On the hills above Lulingu, a remote town in the South Kivu province, Raia Mutomboki fighters conduct drills. This particular faction had gained widespread support from ordinary citizens, making it unique in comparison to other armed groups in the Democratic Republic of Congo.
The Raia Mutomboki (RM), a diffuse network of armed citizens, collectively makes up one of the largest rebel groups in the Democratic Republic of Congo (DRC). The group's name, Kiswahili for "angry citizens," suggests the impetus for its creation: outrage at the massacres, rapes, and countless unspeakable atrocities the Congolese people suffered at the hands of the Interahamwe, the Hutu militia that committed much of the genocide against the Tutsi during the Rwandan civil war in 1994.
The Interahamwe has inhabited the jungles of eastern Congo since fleeing Rwanda more than 20 years ago. With no hope of returning home, the Interahamwe has continually tried to carve out its place in Congo, attacking villages and fighting for control of mines and other areas rich in minerals. When it became clear that the Congolese state was failing to protect its citizens, groups of affected Congolese villagers decided to take security into their own hands—they banded together, armed themselves, and formed the RM. They were first active in 2005, and after being largely dormant for a number of years, reappeared in 2011.
The RM has a number of factions, each with a separate leader. Some of these factions have occasionally been at war with one another, and have been accused of committing precisely the kinds of atrocities they were formed to prevent. Others are more benign. Between December 2013 and January 2014, photographer Diana Zeyneb Alhindawi traveled to the South Kivu Province in the DRC to photograph members of the Kikuni faction, which has since disbanded.
A traditional ceremony takes place outside the home of Lulingu’s King Asani Keka Mbezi, one of the Lega people, whose remote location in the eastern jungles allowed their traditions to survive the Belgian occupation.
Mari, here 18 years old, joined the RM as a soldier when she was 16. She and her husband, a fellow soldier, have a son together.
Decaying Belgian colonial-era structures speak to the area’s history of mining, and to Congo’s struggles with outsiders who vied for its riches.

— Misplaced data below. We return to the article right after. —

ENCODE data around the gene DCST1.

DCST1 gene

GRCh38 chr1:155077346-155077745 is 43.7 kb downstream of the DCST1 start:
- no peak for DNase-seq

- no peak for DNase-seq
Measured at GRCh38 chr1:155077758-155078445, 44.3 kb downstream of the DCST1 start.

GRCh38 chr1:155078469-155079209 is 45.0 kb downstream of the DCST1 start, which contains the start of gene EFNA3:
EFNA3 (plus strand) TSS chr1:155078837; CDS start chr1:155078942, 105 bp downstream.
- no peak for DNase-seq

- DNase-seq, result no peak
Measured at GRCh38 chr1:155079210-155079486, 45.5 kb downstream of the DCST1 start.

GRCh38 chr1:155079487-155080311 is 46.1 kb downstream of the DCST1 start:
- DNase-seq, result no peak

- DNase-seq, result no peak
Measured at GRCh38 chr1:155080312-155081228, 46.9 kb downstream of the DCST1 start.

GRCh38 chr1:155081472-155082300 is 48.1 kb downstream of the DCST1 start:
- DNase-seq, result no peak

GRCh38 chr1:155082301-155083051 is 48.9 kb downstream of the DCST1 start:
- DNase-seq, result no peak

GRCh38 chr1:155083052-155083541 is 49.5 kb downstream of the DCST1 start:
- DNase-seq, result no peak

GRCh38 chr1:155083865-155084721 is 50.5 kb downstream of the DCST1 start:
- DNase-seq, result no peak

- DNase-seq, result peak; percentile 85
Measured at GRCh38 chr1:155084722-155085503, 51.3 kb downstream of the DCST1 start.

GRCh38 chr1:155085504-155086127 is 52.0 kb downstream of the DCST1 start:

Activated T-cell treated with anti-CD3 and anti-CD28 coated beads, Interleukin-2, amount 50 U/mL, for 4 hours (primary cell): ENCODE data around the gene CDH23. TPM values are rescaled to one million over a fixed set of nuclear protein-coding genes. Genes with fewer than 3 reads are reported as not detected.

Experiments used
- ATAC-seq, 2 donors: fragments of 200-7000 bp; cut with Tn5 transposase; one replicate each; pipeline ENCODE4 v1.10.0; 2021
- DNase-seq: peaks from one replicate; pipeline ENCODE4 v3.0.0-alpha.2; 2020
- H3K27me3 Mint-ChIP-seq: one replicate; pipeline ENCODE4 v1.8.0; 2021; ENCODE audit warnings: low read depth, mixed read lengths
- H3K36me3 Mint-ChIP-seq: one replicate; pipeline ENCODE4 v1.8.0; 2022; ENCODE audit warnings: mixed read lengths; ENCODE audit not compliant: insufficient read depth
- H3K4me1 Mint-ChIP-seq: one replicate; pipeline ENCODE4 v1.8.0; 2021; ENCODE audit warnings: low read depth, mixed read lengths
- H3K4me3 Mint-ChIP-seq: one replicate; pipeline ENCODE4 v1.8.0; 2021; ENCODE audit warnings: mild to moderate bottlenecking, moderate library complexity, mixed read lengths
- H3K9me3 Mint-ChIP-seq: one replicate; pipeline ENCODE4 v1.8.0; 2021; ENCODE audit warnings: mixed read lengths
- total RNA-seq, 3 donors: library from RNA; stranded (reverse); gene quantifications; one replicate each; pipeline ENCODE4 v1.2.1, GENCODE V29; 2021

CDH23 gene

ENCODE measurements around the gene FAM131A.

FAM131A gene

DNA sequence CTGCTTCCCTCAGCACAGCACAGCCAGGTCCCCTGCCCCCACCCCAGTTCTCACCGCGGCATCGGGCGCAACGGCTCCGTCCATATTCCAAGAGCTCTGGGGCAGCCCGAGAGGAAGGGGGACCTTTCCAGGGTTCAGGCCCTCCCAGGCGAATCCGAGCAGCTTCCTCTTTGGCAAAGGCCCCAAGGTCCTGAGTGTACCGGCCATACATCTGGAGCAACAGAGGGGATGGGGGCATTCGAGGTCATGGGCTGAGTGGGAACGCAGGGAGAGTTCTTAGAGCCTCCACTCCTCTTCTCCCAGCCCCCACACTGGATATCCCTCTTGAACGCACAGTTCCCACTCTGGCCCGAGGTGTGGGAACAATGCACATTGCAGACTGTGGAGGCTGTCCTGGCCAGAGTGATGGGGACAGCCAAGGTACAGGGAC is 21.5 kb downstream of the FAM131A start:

RM fighters gather, wearing leaves for camouflage, after patrolling Lulingu’s surrounding areas.
A child sits on a piece of old mining equipment in a colonial building that, though now a primary school, once served as a jail for the Congolese army.
Villagers and family members mourn at the funeral of a seven-year-old boy, Damas, who was murdered.
Henriette Useni Kabake, Lulingu's government administrator, hosts a town meeting alongside traditional and Raia Mutomboki leaders inside a decayed building from the Belgian colonial era.
Major Bamwizio Kilumbalumba Wamenya sits with his child, outside his home.
Migrants from the Bashi tribe of Bukavu region provide labor for the mines in RM territory. The Lega tribe, which make up the RM, are able to play supervisory roles due to their unique technical knowledge on the mining industry gained from laboring under the Belgian colonial enterprises of the past.
Graffiti on the walls of the home of Henriette Useni Kabake, Lulingu's government Administrator, testify to a time when FARDC soldiers forcefully occupied her home for over a year, throwing out her children.
Decaying Belgian colonial era structures speak to the area’s history of mining, and to Congo’s struggles with outsiders who vied for its riches.
Widow Madelaine Kapinga stands outside of her makeshift home in a part of Lulingu town occupied by people displaced by the conflict. Her story is not an uncommon one in the area, where most have lost family in massacres committed by the Interahamwe or in subsequent fighting with the FARDC.
Major Bamwizio Kilumbalumba Wamenya begins his day with a traditional meditation and cleansing ritual outside his home.